Re: Ping Flood - whats is mean when ....
Marcin Bednarz <firstname.lastname@example.org> writes:
> I was recently receiving very many of Ping Flood.
> In my logs:
> ....... kernel: PING Flood IN=eth1 OUT= .......
It's most likely an attack.
It could be a single machine sending packets with random, forged
source IP addresses. Or, it could be several machines---cracked by
the attacker---that have *all* been directed to do this.
Alternatively, it may be a so-called "smurf" attack. This is where
someone sends ping requests to broadcast addresses forged as if they
came from your machine. The broadcast addresses are directed to
networks of machines that are misconfigured to respond to broadcast
pings. As a result, the attacker can send one ping request and
generate 50 or 60 packets of replies (which go to you because of the
forged source address of the request). By pinging several of these
misconfigured networks at a reasonable rate, the attacker hopes to
overwhelm your host without a traffic burden on his or her end.
Try to google for "smurf" or "smurf attack", or take a look at:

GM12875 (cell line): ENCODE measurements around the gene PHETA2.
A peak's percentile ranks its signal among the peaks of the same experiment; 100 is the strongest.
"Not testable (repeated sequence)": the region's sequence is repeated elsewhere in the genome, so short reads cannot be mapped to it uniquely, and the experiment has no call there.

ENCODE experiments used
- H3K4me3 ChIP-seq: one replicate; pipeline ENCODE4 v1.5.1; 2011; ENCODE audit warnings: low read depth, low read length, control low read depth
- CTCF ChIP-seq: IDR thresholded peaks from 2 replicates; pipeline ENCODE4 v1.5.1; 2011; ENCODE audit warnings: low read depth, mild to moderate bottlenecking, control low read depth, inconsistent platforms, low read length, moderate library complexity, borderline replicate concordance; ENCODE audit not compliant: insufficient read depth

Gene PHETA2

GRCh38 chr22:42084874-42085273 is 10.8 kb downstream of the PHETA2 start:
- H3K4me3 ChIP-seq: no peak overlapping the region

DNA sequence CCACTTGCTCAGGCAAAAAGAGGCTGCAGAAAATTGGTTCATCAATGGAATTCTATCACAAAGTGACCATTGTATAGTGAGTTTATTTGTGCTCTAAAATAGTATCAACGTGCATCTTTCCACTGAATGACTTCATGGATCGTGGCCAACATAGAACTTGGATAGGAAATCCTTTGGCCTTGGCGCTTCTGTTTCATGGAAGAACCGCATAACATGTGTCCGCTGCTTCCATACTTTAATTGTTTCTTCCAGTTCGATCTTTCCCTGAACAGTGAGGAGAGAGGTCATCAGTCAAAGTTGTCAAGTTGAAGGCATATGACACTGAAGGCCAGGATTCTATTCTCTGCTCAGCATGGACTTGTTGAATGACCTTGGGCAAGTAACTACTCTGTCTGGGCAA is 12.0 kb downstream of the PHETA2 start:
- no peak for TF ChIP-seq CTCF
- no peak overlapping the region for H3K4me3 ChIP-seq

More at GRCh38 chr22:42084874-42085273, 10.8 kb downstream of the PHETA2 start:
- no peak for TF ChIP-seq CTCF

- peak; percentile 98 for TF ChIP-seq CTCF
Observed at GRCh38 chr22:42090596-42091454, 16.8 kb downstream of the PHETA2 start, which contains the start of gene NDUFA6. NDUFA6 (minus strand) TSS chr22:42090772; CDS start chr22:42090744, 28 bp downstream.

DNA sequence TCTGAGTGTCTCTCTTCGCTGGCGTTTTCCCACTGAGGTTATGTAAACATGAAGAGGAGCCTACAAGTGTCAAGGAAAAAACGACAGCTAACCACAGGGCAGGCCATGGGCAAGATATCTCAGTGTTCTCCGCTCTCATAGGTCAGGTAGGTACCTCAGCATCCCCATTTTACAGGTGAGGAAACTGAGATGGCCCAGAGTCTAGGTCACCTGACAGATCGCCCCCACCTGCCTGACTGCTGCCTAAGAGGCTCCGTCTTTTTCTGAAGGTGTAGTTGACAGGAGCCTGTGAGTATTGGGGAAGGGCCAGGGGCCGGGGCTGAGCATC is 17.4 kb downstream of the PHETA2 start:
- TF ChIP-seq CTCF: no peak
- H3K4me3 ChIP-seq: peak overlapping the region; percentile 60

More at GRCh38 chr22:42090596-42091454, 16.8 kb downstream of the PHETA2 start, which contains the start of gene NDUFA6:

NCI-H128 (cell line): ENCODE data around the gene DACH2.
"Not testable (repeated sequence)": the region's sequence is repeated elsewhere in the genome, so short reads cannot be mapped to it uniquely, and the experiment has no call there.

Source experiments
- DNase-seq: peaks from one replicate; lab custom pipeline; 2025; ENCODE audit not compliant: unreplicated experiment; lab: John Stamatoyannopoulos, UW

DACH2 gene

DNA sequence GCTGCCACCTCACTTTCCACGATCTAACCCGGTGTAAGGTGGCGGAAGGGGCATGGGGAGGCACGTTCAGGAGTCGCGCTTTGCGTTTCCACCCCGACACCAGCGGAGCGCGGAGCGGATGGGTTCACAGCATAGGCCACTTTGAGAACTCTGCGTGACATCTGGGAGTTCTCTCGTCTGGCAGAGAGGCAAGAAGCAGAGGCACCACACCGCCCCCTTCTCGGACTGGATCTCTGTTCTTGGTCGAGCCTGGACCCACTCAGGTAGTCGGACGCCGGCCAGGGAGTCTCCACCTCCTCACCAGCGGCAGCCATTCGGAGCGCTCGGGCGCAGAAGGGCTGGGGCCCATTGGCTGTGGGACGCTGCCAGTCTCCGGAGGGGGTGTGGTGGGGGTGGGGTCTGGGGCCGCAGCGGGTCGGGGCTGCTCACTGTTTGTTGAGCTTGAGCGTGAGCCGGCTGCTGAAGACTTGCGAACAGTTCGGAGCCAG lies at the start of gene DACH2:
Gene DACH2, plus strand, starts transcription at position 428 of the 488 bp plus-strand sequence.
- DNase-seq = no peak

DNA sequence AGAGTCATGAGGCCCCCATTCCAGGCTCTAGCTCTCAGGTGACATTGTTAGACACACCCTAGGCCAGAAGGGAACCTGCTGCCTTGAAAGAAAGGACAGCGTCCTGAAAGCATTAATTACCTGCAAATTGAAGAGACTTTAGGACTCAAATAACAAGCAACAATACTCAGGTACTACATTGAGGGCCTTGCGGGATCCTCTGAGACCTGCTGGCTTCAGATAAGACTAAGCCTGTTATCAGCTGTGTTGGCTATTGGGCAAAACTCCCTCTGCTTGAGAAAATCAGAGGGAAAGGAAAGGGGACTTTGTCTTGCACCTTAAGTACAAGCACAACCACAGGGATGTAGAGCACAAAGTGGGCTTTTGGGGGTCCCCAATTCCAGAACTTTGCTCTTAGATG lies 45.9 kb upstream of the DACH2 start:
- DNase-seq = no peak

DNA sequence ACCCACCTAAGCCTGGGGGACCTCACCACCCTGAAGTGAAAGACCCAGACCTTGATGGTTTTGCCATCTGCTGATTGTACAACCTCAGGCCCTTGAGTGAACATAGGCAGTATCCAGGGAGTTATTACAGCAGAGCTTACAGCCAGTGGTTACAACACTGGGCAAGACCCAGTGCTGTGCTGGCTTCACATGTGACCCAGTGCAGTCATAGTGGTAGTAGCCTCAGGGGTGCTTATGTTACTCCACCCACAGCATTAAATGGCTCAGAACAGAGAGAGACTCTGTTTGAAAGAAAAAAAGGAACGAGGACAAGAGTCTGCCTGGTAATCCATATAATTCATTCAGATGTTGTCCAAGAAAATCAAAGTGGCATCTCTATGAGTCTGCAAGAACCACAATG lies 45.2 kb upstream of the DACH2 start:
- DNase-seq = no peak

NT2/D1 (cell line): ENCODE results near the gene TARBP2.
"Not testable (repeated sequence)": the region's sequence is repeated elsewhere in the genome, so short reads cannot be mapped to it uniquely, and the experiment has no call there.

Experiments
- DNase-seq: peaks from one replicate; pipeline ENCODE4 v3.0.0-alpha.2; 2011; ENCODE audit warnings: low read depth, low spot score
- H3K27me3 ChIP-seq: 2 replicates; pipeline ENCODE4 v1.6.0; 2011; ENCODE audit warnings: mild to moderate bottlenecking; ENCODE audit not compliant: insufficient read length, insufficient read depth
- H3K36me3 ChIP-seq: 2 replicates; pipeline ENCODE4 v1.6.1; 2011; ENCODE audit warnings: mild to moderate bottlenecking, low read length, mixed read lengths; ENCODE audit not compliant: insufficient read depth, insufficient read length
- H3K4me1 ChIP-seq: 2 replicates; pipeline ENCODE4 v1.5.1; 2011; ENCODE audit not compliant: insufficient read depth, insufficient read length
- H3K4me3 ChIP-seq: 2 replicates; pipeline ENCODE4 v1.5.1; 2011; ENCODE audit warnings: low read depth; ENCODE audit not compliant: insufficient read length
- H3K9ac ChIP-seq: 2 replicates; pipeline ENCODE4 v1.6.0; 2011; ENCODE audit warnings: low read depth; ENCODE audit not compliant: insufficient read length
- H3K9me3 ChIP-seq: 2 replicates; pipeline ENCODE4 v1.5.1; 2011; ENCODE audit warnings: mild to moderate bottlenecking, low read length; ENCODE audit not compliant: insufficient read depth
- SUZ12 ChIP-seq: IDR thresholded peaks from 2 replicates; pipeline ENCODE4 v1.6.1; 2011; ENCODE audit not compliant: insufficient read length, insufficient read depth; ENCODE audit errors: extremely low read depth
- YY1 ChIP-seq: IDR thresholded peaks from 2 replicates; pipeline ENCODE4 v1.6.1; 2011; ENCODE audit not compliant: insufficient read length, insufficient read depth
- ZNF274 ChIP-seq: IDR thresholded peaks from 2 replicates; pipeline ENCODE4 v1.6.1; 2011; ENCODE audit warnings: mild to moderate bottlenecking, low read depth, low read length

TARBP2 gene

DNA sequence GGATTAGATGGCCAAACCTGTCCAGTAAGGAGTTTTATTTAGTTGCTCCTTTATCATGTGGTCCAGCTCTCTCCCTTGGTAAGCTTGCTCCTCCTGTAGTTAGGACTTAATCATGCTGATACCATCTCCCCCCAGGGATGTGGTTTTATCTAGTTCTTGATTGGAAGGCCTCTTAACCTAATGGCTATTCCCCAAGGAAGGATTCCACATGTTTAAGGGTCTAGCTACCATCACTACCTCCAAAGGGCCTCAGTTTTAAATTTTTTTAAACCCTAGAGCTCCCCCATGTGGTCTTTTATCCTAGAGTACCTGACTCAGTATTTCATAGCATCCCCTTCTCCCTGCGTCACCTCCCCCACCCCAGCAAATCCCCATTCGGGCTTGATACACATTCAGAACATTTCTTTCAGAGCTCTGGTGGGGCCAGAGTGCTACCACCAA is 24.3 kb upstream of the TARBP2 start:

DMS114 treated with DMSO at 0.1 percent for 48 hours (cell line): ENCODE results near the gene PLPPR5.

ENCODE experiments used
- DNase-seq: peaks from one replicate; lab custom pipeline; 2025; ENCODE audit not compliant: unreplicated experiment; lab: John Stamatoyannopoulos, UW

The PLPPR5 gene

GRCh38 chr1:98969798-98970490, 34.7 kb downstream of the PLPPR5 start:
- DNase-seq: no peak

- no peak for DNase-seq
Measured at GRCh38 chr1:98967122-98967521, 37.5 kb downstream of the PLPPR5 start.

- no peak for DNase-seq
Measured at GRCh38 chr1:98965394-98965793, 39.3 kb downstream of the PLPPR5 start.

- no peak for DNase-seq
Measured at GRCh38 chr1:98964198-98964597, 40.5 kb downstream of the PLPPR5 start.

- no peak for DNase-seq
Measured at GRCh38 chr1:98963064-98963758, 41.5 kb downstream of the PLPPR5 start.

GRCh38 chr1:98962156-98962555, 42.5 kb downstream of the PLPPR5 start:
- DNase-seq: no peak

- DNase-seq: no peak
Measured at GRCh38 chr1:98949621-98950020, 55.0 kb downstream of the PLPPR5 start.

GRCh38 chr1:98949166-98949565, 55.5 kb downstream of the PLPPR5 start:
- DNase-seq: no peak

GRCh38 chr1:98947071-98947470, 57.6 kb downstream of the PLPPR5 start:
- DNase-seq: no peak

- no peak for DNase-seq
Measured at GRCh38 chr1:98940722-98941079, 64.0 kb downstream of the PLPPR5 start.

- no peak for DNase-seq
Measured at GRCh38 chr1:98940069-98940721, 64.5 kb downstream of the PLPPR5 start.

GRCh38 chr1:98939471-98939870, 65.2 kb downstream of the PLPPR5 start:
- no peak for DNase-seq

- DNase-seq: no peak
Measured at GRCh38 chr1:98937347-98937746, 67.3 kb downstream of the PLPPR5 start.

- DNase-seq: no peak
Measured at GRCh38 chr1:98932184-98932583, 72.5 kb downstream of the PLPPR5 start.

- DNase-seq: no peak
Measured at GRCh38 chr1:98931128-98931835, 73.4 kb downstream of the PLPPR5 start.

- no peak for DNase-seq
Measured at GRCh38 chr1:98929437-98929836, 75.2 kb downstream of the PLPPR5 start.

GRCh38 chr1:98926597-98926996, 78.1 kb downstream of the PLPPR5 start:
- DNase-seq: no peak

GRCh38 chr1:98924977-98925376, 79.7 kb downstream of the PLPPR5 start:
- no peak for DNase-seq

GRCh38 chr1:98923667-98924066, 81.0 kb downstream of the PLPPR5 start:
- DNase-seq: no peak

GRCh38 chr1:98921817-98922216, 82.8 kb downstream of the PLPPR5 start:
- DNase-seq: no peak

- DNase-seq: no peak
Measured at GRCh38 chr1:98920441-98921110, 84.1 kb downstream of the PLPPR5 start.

for more information. In particular, see the section titled
"Solutions for the Victim".
Note that the messages you are seeing are rate-limited---after the
first burst, they should appear at a maximum rate of once every 20
minutes or so. You'll need to run "tcpdump" or a similar packet
dumping utility to see them all. Then you'll be able to figure out
the rate they're coming in and whether the addresses look totally
random (in which case it's probably one of the first two kinds of
attack) or come from the same networks over and over (in which case
it's probably a smurf attack).
The bottom line is that you'll probably need to notify your upstream
provider (in this case, your university IT people) and have them
Kevin Buhr <email@example.com>
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